CIPD officers arrested suspect, James Ralph Brady, as well as two other males and one female, whose names are not being released at this time, on Friday, May 22 at 8:03pm. Brady, 48, will be charged in Cherokee Tribal Court for assault with a deadly weapon with intent to kill, inflicting serious bodily injury and aggravated weapons charge.
No other details are being released pending further investigation.
North Carolina’s unemployment rate ticked up to 5.5 percent in April, marking the first time in 11 months that the state’s jobless rate was higher than the national average.
The state’s unemployment rate rose one-tenth of one percentage point from 5.4 percent in March. The national average dropped an identical amount to April’s 5.4 percent.
The last time the national jobless average was lower than North Carolina’s mark was last June. North Carolina’s unemployment rate has fallen by nearly a full percentage point in the past year.
Where children are born in North Carolina makes a big difference in how long they live and the quality of their health, according to new county data cards released by NC Child.
A baby born in Haywood County is expected to live 78.5 years. Compared to children in Orange County, where life expectancy is the longest in the state, Haywood children will live 3.2 fewer years.
The differences in life expectancy by location are dramatic. In Watauga County, children can expect to live an average of 81 years–on par with Japan where residents have the longest life expectancy of any major country. Drive over 100 miles west to Swain County and children’s life expectancies decline by nearly a decade to 73 years. On average, children born in Swain County have life expectancies on par with children in Cambodia.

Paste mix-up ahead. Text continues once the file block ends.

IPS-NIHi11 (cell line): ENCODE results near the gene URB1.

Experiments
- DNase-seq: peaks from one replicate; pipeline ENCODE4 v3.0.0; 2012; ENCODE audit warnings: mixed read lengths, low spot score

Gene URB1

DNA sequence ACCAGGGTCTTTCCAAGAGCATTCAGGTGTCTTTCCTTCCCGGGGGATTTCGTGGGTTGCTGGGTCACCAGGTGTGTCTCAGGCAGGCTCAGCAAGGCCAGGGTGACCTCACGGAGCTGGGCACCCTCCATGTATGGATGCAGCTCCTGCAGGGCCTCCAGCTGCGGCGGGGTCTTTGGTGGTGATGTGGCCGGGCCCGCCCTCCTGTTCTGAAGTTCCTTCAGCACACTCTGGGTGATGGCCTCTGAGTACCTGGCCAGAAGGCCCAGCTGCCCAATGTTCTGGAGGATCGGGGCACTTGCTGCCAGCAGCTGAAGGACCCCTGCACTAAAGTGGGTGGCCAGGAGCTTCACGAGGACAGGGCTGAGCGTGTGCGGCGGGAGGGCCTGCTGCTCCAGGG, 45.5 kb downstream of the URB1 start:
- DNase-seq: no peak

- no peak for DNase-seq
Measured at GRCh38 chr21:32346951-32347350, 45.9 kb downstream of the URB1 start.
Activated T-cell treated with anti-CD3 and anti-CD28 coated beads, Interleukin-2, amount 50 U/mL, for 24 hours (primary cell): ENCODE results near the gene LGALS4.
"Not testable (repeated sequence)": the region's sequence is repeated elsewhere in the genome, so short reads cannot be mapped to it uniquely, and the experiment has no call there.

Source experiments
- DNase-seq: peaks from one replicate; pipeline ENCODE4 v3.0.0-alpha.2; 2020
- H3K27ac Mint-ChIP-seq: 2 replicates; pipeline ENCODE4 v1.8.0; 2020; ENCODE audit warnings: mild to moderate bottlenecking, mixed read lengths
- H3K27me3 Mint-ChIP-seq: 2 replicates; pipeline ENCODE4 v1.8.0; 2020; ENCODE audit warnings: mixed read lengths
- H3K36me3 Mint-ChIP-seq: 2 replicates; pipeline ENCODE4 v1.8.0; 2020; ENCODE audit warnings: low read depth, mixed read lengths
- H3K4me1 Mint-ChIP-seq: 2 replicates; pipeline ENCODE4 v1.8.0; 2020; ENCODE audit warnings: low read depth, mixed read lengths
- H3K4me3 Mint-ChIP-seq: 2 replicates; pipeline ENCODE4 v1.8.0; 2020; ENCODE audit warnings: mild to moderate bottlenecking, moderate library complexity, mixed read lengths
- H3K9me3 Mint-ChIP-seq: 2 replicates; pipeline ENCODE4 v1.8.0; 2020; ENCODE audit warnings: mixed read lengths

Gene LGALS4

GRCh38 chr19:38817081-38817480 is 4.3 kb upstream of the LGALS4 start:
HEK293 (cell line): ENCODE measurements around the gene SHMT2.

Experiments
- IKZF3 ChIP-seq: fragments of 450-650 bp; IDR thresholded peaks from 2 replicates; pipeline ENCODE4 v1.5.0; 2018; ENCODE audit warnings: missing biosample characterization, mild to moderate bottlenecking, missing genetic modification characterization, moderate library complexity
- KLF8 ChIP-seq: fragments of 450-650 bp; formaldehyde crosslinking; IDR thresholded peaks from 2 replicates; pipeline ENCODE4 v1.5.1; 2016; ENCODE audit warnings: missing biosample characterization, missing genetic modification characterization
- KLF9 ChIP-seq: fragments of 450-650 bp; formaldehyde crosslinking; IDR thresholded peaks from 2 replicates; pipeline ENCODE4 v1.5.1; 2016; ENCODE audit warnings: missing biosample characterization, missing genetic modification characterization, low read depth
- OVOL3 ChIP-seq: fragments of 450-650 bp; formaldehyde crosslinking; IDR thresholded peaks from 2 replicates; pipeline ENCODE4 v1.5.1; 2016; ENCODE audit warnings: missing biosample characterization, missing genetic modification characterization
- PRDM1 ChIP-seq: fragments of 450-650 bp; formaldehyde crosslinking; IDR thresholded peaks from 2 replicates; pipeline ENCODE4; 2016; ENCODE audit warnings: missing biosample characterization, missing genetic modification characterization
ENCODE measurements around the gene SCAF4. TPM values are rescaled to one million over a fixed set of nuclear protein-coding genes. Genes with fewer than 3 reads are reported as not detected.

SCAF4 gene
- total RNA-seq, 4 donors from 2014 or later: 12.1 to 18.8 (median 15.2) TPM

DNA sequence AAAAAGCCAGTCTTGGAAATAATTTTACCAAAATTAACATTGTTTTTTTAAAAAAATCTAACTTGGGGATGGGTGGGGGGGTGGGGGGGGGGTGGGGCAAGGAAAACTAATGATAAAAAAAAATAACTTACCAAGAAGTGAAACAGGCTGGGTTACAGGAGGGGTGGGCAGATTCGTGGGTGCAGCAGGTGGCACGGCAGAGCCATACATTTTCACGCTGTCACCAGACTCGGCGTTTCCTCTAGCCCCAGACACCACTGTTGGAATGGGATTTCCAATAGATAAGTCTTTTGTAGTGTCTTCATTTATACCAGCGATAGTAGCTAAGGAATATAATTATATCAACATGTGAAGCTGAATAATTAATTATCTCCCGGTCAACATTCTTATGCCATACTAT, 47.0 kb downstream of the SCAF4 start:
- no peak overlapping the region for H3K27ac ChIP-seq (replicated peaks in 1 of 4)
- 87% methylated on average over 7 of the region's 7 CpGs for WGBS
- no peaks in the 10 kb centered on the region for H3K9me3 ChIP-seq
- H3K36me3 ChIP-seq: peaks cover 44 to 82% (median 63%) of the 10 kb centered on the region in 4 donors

The county-level pictures of child health and well-being were produced by Laila A. Bell, director of research and data at NC Child. Bell compiled data on social, economic and health outcomes for the data cards as a supplement to the North Carolina Child Health Report Card, an annual report released in partnership with the North Carolina Institute of Medicine that monitors the health and safety of children in North Carolina.
“Across indicators we see that a distance of fewer than 100 miles can mean the difference between positive or negative outcomes in children’s lives, a fact that simply cannot be explained by random chance or genetic predisposition,” said Bell. “These geographic disparities are a stark reminder of the profound impact the environments where our children live, play and go to school have on their long-term health opportunities.”
The data cards present a variety of indicators ranging from income and insurance coverage to asthma and infant mortality.
In Haywood County:
One in 27 births (3.7% percent) is to a mother who received very late or no prenatal care. Women who are uninsured at the time of conception may encounter administrative delays for Medicaid that prevent them from accessing prenatal care during the most critical period of their babies’ development.